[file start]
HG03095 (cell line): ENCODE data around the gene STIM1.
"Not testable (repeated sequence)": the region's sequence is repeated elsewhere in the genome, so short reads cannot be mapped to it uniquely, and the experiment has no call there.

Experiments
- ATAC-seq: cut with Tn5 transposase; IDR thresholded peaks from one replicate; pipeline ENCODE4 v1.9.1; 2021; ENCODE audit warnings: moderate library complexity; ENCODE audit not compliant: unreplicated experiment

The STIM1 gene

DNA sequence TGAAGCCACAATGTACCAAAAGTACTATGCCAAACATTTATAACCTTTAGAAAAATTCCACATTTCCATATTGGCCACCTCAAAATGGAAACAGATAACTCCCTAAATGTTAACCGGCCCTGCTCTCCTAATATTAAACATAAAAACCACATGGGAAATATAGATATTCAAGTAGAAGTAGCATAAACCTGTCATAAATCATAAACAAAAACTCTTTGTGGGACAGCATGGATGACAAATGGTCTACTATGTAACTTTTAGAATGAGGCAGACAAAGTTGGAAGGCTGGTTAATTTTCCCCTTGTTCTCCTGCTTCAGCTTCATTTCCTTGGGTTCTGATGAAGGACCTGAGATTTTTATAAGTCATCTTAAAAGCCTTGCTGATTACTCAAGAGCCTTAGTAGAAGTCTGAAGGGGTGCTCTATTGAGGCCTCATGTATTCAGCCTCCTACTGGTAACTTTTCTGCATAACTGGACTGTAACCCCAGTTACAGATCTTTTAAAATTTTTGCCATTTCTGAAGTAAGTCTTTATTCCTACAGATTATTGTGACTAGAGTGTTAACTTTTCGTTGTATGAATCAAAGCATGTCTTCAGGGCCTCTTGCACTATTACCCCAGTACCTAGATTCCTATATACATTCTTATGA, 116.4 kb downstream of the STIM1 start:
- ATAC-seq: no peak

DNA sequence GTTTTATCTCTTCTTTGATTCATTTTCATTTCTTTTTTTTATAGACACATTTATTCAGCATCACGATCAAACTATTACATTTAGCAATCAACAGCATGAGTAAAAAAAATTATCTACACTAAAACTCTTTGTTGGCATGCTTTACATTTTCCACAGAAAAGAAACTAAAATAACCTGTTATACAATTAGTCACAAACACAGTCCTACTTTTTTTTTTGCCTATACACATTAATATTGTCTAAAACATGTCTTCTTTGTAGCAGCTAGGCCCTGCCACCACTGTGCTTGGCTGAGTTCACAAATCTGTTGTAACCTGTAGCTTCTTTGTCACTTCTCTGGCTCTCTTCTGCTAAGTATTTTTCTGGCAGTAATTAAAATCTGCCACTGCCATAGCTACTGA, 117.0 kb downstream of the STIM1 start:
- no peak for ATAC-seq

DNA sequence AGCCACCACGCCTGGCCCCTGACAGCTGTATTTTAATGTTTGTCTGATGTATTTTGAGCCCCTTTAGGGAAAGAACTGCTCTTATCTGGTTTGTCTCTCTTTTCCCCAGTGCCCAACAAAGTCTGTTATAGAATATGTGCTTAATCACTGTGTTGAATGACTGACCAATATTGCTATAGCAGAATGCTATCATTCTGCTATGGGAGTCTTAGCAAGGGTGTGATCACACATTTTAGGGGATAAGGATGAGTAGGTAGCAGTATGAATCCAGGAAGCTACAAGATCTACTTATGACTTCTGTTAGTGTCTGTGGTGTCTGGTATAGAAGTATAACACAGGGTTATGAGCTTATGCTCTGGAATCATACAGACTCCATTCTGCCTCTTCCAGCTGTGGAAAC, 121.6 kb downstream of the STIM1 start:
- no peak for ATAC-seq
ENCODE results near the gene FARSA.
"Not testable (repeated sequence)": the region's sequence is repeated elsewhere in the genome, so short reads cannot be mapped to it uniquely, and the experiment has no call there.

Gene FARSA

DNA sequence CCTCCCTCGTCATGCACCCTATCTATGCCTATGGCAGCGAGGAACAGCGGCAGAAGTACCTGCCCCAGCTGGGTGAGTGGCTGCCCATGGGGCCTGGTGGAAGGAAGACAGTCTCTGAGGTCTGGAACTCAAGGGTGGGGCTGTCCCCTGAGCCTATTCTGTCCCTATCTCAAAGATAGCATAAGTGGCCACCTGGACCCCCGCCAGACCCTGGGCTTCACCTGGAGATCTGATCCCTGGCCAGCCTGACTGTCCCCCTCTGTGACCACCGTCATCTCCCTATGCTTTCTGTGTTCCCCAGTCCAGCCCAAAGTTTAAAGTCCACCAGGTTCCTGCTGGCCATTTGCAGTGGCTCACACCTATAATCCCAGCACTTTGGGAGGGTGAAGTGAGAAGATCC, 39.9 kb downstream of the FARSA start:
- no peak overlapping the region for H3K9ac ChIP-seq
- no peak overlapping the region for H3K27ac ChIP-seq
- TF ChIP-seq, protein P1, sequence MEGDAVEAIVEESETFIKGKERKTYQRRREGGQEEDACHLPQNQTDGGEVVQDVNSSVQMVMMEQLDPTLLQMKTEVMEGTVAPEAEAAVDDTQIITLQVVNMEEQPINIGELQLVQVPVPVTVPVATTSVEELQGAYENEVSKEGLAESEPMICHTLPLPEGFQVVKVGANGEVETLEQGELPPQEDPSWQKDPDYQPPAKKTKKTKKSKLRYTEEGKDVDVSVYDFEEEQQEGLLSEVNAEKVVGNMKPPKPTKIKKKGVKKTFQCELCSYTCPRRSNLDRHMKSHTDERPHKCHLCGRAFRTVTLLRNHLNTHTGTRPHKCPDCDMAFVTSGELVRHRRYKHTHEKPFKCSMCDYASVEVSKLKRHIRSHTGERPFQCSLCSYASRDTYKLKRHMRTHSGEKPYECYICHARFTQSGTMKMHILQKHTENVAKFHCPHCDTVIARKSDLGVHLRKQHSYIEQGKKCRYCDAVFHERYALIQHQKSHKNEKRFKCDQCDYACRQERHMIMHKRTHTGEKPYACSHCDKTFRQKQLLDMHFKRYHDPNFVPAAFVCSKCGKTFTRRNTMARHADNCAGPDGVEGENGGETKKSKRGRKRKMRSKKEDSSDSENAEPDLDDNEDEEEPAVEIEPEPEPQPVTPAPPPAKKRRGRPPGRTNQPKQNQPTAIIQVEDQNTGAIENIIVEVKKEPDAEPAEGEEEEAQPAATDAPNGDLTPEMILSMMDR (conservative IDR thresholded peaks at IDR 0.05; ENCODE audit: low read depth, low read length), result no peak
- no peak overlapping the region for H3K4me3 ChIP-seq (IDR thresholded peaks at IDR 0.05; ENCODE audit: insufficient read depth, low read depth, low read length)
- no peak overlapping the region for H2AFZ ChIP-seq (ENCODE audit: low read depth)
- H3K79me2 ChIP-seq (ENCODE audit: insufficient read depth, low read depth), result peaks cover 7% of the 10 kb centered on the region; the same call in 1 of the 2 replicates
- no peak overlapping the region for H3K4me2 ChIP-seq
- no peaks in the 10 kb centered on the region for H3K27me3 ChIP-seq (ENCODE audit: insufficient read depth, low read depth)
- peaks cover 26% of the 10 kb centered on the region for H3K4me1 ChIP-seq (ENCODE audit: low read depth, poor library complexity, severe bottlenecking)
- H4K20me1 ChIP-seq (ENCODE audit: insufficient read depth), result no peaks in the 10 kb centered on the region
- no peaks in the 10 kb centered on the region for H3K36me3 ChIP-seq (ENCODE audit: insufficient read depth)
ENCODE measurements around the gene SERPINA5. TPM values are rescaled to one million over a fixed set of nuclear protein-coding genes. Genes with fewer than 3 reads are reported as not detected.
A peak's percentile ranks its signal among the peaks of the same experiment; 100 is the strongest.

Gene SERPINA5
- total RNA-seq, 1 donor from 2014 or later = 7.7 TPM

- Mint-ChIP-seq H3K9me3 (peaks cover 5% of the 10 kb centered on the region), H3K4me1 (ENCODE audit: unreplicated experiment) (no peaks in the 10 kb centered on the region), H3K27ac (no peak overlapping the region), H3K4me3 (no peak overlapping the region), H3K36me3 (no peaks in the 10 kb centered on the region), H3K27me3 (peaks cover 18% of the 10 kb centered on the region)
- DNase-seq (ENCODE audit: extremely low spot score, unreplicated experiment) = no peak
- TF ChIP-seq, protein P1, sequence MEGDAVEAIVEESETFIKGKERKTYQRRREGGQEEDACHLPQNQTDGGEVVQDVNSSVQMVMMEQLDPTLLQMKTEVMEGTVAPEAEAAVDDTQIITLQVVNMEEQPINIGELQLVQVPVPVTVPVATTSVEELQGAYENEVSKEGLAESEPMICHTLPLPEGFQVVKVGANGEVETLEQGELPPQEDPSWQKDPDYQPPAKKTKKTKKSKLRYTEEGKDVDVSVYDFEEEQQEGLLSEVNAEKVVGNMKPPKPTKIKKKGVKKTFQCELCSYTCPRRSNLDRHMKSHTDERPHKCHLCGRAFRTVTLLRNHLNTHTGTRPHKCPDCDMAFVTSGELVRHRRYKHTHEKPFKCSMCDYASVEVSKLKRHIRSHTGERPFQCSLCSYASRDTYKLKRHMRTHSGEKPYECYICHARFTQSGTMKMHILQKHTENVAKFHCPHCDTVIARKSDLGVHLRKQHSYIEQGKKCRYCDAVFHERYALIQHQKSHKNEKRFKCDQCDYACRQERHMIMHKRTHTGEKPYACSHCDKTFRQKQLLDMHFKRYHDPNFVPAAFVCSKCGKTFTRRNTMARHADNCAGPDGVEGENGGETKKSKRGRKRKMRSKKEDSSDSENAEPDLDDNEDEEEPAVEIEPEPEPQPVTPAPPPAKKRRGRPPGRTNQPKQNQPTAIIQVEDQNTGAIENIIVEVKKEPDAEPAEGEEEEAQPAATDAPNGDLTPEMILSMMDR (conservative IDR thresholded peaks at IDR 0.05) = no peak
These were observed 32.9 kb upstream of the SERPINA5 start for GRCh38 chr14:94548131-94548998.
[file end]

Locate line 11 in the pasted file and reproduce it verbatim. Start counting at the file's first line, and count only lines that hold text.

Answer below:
- no peak for ATAC-seq